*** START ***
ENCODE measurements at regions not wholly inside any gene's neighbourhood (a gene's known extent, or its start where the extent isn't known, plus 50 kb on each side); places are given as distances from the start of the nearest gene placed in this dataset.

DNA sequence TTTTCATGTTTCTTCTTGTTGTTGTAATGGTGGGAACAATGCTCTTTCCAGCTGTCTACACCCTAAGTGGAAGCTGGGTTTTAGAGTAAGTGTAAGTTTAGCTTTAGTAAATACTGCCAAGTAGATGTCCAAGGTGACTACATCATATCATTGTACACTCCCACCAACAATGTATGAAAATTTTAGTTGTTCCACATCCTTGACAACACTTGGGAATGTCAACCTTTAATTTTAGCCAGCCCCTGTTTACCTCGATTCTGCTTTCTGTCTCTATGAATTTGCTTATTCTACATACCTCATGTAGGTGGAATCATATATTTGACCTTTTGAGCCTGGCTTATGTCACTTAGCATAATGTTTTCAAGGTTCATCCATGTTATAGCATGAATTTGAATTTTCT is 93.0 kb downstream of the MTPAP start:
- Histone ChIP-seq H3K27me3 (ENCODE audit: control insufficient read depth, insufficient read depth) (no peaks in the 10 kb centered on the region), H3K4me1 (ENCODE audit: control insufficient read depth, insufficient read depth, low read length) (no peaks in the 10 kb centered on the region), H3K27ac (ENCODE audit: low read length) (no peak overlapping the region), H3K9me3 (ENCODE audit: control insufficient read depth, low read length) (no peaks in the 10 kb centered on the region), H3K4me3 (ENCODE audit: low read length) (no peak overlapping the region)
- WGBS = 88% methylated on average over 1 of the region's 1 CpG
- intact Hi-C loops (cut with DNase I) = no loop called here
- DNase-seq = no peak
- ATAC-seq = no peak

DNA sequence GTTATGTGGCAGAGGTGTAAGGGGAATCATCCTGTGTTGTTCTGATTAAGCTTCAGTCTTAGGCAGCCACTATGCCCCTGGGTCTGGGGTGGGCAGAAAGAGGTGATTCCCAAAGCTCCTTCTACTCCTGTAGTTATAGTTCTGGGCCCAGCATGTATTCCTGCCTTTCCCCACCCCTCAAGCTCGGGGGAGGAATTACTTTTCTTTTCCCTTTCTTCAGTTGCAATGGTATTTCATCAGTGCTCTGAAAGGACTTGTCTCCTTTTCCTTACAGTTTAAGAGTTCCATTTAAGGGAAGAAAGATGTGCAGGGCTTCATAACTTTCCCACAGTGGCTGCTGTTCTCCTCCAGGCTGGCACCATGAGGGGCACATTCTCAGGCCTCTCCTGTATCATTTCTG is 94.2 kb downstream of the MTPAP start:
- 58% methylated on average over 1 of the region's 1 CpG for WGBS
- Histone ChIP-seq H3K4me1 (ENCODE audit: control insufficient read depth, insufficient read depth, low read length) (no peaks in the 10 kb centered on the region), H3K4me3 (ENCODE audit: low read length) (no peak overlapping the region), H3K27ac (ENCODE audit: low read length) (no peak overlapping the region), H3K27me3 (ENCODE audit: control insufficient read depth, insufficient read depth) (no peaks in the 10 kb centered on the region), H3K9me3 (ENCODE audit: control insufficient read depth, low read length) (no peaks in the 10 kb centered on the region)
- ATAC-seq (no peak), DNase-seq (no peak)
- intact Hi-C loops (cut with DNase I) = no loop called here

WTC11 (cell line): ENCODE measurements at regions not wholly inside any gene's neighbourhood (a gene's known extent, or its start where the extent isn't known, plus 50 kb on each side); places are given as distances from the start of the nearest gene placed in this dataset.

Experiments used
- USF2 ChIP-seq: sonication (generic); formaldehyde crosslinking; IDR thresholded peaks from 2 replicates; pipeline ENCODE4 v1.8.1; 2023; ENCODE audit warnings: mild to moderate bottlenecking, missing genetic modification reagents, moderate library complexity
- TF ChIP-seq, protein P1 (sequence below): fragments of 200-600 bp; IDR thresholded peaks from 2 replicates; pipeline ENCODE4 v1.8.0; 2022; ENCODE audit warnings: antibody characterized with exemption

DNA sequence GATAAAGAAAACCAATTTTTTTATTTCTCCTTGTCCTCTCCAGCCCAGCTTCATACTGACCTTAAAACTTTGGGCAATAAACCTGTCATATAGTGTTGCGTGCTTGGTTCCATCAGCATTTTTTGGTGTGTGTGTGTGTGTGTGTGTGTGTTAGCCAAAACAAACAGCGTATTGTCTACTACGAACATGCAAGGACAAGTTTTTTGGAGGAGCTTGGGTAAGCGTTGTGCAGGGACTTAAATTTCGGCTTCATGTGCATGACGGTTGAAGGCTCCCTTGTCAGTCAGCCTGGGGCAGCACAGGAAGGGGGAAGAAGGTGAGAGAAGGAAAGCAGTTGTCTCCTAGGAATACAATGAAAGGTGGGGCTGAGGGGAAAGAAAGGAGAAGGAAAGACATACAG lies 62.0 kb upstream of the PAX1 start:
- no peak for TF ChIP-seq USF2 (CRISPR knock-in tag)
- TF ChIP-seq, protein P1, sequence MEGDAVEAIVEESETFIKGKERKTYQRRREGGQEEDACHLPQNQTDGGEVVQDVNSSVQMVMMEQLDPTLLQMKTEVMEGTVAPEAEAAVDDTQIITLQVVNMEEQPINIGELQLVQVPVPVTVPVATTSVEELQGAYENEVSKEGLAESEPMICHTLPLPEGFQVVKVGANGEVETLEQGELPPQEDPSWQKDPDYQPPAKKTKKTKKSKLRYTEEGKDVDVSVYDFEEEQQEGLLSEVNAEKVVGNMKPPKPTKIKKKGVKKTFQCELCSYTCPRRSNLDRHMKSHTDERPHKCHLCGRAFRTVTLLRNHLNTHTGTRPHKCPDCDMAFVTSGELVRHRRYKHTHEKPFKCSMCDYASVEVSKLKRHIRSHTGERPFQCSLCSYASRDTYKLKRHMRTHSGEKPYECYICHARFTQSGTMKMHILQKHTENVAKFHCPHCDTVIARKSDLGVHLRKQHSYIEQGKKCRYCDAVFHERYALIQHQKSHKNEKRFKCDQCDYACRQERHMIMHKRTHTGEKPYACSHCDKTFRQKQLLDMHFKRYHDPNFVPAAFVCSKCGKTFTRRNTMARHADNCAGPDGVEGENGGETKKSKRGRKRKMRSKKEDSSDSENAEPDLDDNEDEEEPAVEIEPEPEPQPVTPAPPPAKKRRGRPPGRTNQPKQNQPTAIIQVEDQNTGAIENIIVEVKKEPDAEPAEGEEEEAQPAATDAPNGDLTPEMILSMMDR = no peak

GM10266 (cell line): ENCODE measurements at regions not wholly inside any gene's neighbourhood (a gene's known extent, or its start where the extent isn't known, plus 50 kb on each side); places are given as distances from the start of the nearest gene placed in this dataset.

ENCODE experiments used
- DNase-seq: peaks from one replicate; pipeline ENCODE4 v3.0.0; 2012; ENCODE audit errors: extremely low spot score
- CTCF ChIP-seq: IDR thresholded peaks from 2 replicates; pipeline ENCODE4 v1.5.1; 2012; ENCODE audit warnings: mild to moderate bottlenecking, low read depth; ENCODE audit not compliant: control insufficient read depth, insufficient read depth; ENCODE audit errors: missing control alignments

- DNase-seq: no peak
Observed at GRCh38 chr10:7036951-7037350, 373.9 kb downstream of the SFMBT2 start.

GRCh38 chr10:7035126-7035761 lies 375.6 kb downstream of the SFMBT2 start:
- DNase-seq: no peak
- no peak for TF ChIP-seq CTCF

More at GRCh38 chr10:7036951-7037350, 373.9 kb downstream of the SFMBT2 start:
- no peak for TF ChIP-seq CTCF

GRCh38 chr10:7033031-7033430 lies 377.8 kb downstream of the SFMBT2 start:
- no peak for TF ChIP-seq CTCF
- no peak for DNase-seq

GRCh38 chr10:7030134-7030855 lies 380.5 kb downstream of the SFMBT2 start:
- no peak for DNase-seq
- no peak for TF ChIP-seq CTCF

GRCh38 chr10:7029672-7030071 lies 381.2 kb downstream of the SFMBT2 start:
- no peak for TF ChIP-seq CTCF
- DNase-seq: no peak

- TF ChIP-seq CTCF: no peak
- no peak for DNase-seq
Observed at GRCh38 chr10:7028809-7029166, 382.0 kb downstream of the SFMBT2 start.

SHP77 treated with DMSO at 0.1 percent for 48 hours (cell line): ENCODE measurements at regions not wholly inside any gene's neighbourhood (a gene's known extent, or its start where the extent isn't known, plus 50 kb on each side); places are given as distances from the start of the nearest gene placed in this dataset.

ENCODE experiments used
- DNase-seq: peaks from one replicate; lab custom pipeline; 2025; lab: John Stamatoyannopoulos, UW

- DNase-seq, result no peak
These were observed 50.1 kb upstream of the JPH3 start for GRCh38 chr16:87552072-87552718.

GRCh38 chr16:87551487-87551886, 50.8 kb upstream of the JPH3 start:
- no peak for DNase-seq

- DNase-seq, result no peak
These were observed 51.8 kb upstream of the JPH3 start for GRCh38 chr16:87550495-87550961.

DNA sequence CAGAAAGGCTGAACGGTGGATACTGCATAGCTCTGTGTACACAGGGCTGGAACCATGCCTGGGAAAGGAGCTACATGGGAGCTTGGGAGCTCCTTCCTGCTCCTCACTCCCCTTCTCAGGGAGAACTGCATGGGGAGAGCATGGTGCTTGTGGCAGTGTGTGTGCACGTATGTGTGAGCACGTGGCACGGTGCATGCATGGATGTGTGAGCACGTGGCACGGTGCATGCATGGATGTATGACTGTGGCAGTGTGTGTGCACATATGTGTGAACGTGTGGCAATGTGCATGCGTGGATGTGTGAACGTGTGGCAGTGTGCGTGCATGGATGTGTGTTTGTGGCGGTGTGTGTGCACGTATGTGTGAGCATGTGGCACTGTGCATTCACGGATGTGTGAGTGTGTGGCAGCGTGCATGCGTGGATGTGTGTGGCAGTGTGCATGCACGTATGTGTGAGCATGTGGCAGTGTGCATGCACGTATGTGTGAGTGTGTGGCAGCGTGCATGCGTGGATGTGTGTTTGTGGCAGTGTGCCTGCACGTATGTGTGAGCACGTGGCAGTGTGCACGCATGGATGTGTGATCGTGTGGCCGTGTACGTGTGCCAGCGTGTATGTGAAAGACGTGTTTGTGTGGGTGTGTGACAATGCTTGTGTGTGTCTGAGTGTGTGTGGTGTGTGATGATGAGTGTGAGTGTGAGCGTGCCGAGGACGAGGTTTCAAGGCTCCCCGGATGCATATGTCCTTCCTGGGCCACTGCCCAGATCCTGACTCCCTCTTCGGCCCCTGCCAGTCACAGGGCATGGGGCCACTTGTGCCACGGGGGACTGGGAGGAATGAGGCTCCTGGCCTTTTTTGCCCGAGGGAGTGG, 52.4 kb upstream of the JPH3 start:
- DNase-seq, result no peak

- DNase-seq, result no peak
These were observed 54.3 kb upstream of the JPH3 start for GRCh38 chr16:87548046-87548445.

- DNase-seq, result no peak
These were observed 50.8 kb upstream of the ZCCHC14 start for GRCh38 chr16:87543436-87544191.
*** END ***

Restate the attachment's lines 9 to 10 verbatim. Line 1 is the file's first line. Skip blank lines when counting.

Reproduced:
- 58% methylated on average over 1 of the region's 1 CpG for WGBS
- Histone ChIP-seq H3K4me1 (ENCODE audit: control insufficient read depth, insufficient read depth, low read length) (no peaks in the 10 kb centered on the region), H3K4me3 (ENCODE audit: low read length) (no peak overlapping the region), H3K27ac (ENCODE audit: low read length) (no peak overlapping the region), H3K27me3 (ENCODE audit: control insufficient read depth, insufficient read depth) (no peaks in the 10 kb centered on the region), H3K9me3 (ENCODE audit: control insufficient read depth, low read length) (no peaks in the 10 kb centered on the region)